Various types of vinegar

Malt vinegar lends a rich, nuanced flavor to recipes. It's made by brewing malted barley in a process similar to beer brewing. Like wine vinegar, malt vinegar is strong, flavorful, and improves with age. If a recipe calls for malt vinegar but you don't have any or you have a sensitivity to barley, you can sub in other types of vinegar and condiments.

Wine or Cider Vinegar

unfiltered, raw apple cider vinegar

To substitute for malt vinegar in marinades, use a strong grape or red wine vinegar that's been aged. For those who can't consume malt vinegar due to dietary sensitivities, an aged, high-quality apple cider vinegar is an excellent gluten-free alternative. The flavor notes won't be exactly the same, but the impact will be similar.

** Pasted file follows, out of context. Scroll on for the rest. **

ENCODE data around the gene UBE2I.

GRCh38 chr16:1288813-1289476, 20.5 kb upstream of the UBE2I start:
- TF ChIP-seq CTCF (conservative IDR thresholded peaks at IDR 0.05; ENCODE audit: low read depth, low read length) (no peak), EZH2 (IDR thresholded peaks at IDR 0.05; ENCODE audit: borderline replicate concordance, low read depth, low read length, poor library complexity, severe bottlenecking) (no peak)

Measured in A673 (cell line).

Balsamic Vinegar

Balsamic vinegar

Malt vinegar is a popular dipping sauce for the British dish of fish and chips as well as French fries in other parts of the world such as Canada. A quality balsamic vinegar is a great substitute in these scenarios. Blend it with olive oil and other spices for a dynamic vinaigrette.

Other Substitutes

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Because it's also tart, lemon juice can pass for malt vinegar in baked dishes. You can try a blend of lemon and lime extract as well.